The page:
Introduction: It is estimated that more than 80% of hospitalized patients have had an intravascular, peripheral or central catheter during their admission. The biggest complication related to the installation of vascular access is infection. Representing 14% of all nosocomial infections.
Material and Methods: A descriptive observational study was carried out with a cross-sectional design in patients who went to the General Hospital of Zone No.50 of the IMSS of San Luis Potosí to the emergency area that required the installation of a central venous catheter regardless of the cause in the period from August 2014 to August 2015 with quota sampling technique. Descriptive statistics was performed through the SPSS program for the corresponding variables.
Results: 450 patients were studied, 88 (20%) were infected, more patients were placed with infections with 180 (40%) of whom were infected in 33 (18.3%) patients. It was placed more in the subclavian vein, but it was more infected in the jugular vein. The most frequent pathogen found was staphylococcus epidermidis in 15 (27.2%) patients, followed by staphylococcus aureus in 10 (18.1%) patients.
Conclusion: The catheter placed in the jugular vein, which there is no asepsis, placed by first-year residents, in patients with a diagnosis of infection, and double-lumen catheters is the one more infected.
Keywords: Factors; Infection; Central Venous Catheter
Central venous catheters (CVC) are devices that allow access to the bloodstream at the central level for medication administration, fluid therapy, total parenteral nutrition, hemodynamic monitoring or hemodialysis. It is estimated that more than 80% of hospitalized patients have at some time carried an intravascular, peripheral or central catheter during admission . With the use of these catheters for the administration of intravenous fluids, local and systemic complications related to their use began to appear such as phlebitis, thrombophlebitis, catheter-associated infections and bacteraemia . Within the CVC, the most commonly used is the common central venous catheter, with access through the subclavian or femoral vein. This type of catheters is divided into: Short-term catheters: Central venous catheters not tunneled (subclavian, jugular or femoral) or inserted peripherally. Longterm catheters: for patients who are going to require a use beyond 30 days and in all those who initiate parenteral home nutrition, tunneled or implanted routes are preferred .
CVC-related infection remains an important complication of the insertion procedure, although the etiopathogenesis of the infection is unknown, it has been assumed for years, it is due to colonization of the catheter from the insertion site and through the external surface of the device. It is also associated with variables such as insertion time and maintenance, as well as intrinsic variables of the patient and his illness, among others. The universal tendency has been to accept that the change in CVC takes place when local or systemic signs of infection appear . The greatest complication related to the installation of vascular access is infection. Some authors report it as the most frequent cause of nosocomial infection. According to the National Nosocomial Infection Surveillance, the linked infection with catheters is the third cause of in-hospital infection, which represents 14% of all nosocomial infections . The risks of infection related to the catheter depend on the anatomical location, the institutional policies for placement, its care and the characteristics of the patient.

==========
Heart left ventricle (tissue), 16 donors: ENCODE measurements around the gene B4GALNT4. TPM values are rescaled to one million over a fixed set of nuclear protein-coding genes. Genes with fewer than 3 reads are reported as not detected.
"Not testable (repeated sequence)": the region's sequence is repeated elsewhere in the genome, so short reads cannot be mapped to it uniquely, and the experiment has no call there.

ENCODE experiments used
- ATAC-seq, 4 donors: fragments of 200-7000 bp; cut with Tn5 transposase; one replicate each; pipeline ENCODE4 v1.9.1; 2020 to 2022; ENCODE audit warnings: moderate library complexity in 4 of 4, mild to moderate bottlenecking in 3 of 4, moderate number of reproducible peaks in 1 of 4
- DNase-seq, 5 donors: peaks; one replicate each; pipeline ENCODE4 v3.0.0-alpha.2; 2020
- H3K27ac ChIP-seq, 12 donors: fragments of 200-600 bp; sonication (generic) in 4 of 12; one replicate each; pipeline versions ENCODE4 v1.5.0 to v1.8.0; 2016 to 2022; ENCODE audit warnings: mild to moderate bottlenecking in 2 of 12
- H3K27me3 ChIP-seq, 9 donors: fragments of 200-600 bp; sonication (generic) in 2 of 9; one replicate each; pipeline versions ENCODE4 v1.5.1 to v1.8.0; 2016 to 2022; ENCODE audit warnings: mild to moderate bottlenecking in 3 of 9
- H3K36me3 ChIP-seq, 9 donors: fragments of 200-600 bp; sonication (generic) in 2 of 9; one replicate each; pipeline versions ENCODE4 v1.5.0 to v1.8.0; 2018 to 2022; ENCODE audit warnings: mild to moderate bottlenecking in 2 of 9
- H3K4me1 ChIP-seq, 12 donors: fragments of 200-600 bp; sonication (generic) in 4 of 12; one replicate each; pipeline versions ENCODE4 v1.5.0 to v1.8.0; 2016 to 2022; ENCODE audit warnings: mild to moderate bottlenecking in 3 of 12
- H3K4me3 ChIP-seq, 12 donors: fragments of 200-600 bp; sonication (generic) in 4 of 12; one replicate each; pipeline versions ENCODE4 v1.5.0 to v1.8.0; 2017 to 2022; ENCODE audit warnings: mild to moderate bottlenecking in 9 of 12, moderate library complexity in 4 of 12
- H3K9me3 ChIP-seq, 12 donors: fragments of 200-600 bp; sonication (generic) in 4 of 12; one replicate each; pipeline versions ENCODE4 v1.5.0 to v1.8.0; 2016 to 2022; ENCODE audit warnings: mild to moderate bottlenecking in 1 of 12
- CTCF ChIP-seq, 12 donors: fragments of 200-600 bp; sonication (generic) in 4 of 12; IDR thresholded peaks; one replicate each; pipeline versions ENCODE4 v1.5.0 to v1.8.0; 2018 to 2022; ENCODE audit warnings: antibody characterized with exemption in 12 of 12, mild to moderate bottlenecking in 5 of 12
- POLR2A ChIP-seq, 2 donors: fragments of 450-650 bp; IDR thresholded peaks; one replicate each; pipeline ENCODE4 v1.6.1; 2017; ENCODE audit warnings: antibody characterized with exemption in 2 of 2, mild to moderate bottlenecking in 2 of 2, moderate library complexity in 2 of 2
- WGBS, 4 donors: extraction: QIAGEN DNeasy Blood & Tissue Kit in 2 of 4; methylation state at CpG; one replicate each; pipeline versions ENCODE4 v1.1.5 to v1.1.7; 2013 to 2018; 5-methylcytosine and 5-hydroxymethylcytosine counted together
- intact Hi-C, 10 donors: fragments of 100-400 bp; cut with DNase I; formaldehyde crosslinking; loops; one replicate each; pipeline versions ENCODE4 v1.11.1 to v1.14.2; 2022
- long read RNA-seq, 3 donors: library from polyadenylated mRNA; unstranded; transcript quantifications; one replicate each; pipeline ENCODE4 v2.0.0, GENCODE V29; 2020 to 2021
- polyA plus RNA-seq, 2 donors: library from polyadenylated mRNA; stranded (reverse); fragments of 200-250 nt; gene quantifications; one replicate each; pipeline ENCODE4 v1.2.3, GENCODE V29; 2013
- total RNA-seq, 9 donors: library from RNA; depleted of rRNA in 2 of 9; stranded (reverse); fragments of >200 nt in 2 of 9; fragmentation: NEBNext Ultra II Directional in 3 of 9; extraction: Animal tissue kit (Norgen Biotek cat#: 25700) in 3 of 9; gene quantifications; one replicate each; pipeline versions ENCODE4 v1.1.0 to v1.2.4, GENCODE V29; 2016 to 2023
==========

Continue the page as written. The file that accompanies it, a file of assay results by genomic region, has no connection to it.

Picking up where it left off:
It is shown that the placement of catheters in the external jugular vein are at greater risk of infection than those placed in the subclavian vein, and that triple lumen catheters are associated with more infections than those of one or two lumens . All these causes alter the normal evolution of the patient’s process and increases the morbidity and mortality, stay and health expenditure. Specifically, the prevalence of patients with nosocomial infection associated with catheter use is found in 25.51% of central catheter carriers, in contrast with those with peripheral central 18.8 % insert catheters and 6.5% in those with a peripheral catheter . Surveillance of nosocomial infections is the most appropriate method to establish the rates of occurrence of infections originating in a hospital, in addition, it allows comparisons to be carried out over time and is an excellent indicator of quality [8-10]. CVC-related infections, particularly bacteraemias, are associated with increased morbidity, prolonged hospitalization (mean of 7 days) and a 10 to 20% mortality, regardless of the underlying disease .